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From Stephen Coy <>
Subject Re: Newbie trying to understand how to use some plugins
Date Wed, 12 Jun 2013 07:14:54 GMT

When a Java EE server deploys an application EAR, its various components are categorised as
Each EJB jar is a separate module
Each WAR is a separate module - including all of the jars in it's WEB-INF/lib directory
All the jars in the EAR/lib directory are considered as a single module

Each module gets its own class loader. Contrary to popular belief, there is *no* EAR class
loader. (Consequently it's not normally possible to read resources from the EAR/META-INF directory,
which I've seen many developers attempt).

In the absence of any manifest class path settings, class loading works as follows:
Each EJB jar module has visibility of all classes contained in jars in the EAR/lib directory
EJB jar modules cannot see each other's classes, nor those in WAR modules
Each WAR module has visibility of all classes contained in jars in the EAR/lib directory and
all classes in each EJB module (this is optional in the spec, but in practice most app servers
support this)
WAR modules cannot see each other's classes

JBossAS/WildFly 7.x relaxes the EJB module visibility rule through default configuration so
that EJB modules *can* see each other's classes.
Aside from this, JBossAS/WildFly 7.x/8.x is highly spec compliant when it comes to class loading,
which has caused a lot of confusion because spec compliant class loading had to be *enabled*
through configuration in older versions of JBossAS.

In addition to the above, the containers provide access to the JavaSE classes and JavaEE classes*.
This means that you should *never* deploy these with your application. In maven terms, API
jars used to support builds should have a scope of "provided". This is particularly important
in WAR modules because (for historical reasons), classes are loaded from a WAR module *first*,
whereas everything else is parent first.

* Only WAR modules can see the servlet/jsp/jsf APIs. Some people get caught out by this.

As far as your separate EJB jar is concerned, just build it in to the EAR. Life will be easier!
Additionally, package your third party jar in the EAR/lib directory.

Another common mistake is to specify library jars as jar-modules in the EAR. jar-modules are
for EJB client jars (intended to be executed standalone) and are very rare in practice.

Hope this helps,

Steve C

On 12/06/2013, at 1:11 AM, RICHARD DOUST <> wrote:

> Wayne,
> Thanks for your response.
> I don't really need to make the EJB jar work standalone. I was trying to divide and conquer.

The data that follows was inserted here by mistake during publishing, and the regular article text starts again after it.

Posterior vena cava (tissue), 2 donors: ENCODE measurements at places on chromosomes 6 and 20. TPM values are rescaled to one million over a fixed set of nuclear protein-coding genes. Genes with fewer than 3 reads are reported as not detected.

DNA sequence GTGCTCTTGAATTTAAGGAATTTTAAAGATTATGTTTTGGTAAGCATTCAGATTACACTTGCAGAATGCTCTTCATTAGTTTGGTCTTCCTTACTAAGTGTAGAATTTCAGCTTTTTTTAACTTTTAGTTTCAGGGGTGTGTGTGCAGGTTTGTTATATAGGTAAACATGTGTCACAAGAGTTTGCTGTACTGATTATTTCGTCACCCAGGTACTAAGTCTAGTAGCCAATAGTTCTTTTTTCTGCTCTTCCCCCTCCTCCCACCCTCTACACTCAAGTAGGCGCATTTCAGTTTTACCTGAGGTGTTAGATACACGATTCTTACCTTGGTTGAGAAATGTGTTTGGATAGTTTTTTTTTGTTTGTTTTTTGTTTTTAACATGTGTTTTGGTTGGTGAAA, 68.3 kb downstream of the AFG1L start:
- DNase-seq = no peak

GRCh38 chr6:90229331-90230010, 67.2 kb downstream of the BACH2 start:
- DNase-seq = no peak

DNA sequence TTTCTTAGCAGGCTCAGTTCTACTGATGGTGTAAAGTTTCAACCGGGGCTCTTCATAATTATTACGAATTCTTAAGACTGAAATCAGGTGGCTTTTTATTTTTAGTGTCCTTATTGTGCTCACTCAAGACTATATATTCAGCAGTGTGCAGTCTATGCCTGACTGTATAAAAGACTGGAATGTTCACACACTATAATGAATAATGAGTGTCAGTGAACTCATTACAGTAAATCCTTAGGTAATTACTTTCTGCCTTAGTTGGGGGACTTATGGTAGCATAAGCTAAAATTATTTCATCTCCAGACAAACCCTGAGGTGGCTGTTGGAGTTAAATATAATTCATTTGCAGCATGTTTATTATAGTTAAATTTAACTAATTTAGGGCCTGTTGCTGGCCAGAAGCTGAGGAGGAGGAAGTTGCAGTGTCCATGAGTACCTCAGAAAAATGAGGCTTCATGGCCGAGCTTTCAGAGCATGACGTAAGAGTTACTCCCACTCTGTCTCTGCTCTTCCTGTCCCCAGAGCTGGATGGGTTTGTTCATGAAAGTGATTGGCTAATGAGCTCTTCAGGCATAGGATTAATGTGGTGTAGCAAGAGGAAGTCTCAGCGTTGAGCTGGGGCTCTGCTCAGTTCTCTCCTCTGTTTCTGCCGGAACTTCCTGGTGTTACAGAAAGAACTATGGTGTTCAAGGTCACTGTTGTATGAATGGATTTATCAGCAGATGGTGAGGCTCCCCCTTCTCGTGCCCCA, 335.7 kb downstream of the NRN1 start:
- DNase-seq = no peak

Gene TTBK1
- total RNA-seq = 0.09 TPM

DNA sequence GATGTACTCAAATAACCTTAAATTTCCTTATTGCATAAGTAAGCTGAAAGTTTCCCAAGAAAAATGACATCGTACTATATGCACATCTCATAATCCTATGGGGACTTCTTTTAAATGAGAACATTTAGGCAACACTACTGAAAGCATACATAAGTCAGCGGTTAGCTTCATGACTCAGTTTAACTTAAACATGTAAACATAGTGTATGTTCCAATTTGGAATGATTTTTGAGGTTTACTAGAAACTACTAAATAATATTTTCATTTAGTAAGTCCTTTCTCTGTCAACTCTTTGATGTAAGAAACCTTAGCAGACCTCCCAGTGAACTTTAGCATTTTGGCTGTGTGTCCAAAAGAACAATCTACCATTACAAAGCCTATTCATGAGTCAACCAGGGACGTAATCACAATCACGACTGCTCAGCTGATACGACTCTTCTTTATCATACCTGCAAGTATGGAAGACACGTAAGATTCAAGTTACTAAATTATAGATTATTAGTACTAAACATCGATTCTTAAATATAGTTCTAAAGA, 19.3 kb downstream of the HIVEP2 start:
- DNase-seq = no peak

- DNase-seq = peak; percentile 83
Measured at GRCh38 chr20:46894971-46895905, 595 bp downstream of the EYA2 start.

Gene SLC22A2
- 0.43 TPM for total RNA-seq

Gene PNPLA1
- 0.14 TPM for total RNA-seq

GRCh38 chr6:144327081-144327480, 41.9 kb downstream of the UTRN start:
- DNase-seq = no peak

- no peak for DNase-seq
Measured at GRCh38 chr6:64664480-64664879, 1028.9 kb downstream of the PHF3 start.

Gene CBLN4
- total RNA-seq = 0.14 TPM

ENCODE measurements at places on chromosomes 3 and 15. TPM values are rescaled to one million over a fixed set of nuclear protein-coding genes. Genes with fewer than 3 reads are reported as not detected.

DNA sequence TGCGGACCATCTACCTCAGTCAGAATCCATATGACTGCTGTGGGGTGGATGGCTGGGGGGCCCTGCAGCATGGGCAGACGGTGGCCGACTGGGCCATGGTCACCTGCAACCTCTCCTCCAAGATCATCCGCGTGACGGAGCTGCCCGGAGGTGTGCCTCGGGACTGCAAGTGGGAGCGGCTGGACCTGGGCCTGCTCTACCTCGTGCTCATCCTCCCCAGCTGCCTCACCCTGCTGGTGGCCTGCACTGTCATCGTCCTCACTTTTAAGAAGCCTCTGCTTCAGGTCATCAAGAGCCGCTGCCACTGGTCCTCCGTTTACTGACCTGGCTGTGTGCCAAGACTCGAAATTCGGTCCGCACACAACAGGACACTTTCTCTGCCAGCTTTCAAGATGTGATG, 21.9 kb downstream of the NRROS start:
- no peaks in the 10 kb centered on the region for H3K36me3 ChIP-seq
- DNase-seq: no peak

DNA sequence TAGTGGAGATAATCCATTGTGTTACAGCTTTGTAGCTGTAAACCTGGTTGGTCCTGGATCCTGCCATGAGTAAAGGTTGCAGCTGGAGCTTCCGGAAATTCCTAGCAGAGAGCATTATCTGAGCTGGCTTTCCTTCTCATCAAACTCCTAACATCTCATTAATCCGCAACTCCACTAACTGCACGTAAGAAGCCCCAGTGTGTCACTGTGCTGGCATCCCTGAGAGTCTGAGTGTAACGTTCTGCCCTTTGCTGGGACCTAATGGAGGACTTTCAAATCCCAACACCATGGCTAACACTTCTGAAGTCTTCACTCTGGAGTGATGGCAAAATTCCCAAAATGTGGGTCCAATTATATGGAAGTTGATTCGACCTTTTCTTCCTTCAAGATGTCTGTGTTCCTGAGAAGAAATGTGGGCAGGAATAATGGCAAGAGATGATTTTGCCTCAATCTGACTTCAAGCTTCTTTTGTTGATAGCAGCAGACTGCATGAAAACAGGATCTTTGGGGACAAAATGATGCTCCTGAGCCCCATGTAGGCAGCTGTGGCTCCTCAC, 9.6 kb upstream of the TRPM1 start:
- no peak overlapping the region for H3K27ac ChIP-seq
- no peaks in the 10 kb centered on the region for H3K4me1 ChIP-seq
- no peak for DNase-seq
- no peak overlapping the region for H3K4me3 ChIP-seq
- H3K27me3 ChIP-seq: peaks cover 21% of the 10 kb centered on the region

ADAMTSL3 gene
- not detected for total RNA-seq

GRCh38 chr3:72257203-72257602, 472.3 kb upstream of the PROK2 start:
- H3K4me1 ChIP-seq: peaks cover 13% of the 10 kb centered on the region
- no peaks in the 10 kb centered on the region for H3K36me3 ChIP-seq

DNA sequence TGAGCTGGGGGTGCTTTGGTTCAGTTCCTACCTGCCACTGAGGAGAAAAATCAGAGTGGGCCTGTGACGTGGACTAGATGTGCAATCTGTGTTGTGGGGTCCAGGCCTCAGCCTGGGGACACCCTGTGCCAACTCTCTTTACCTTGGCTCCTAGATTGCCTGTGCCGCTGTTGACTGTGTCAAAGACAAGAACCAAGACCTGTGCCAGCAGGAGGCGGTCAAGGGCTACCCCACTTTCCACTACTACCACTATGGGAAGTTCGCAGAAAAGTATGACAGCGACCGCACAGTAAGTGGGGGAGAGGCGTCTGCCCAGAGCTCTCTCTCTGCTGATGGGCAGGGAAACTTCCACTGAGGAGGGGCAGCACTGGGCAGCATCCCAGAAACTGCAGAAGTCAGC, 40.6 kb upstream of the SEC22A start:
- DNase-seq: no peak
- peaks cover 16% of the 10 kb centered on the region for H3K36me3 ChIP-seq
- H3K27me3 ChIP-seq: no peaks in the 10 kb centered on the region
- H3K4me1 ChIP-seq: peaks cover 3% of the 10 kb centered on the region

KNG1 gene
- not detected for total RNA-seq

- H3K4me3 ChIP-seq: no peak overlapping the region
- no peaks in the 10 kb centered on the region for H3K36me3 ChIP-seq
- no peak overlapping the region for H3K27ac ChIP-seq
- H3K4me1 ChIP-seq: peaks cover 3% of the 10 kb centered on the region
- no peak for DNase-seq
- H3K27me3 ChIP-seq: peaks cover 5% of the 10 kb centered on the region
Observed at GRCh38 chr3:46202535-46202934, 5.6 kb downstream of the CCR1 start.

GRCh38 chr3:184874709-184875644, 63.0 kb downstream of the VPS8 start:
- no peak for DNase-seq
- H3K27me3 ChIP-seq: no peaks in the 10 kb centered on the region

In 4.2.2 I deployed the EJB jar as part of an EAR with 2 WARs. I think that I'd like to deploy
to JBoss AS 7 with an EAR containing the EJB jar, and two separate wars that use the services
of the beans packaged in the EAR. I'm a little concerned though because I read that if I go
this route, the web tier will be forced to use the remote interfaces while they currently
use local interfaces. Do you know if this is correct?  
> Thanks,
> Richard
> On Jun 10, 2013, at 1:05 PM, Wayne Fay <> wrote:
>>> Anyway, I'm running into issues at deployment time (just starting with the EJB
jar as a
>>> standalone deployment) because the EJB jar depends on a 3rd party jar that is
>>> available on the server.
>> If you **really** need to make the EJB jar work in standalone
>> deployment (which is not especially common IME), you could make this
>> work with the shade plugin (or other similar plugins) by packaging the
>> contents of your dependencies in alongside your own project files in
>> an "uberjar" or "onejar."
>>> I'd like to avoid that this time, so I'm thinking, much like WAR and EAR files
>>> META-INF/lib directories, a jar file might have something similar. Does this
fall outside
>>> the definition of a jar? Is there no way to package a 3rd party jar upon which
one's code
>>> depends with one's jar, so that at runtime the dependencies can be resolved by
>>> classloader?
>> The Java Jar file specification does not allow Jar files to contain
>> other Jar files so this is not possible (unless you are using a
>> special classloader which does not conform to the spec like
>> Classworlds).
>> Instead, you should be using dependencies in your WAR and EAR pom
>> files to declare "this project depends on these libraries" and Maven
>> will automatically pull those Jar files in and include them in the WAR
>> or EAR packages when they are constructed.
>> Are you sure that you need this EJB jar to work in standalone
>> deployment? Or is this just something you're trying for something to
>> do, and you will generally deploy the EJB in a WAR/EAR? If the latter,
>> I would ignore this "problem" for now and continue working to make the
>> WAR/EAR function as you require.
>> Wayne
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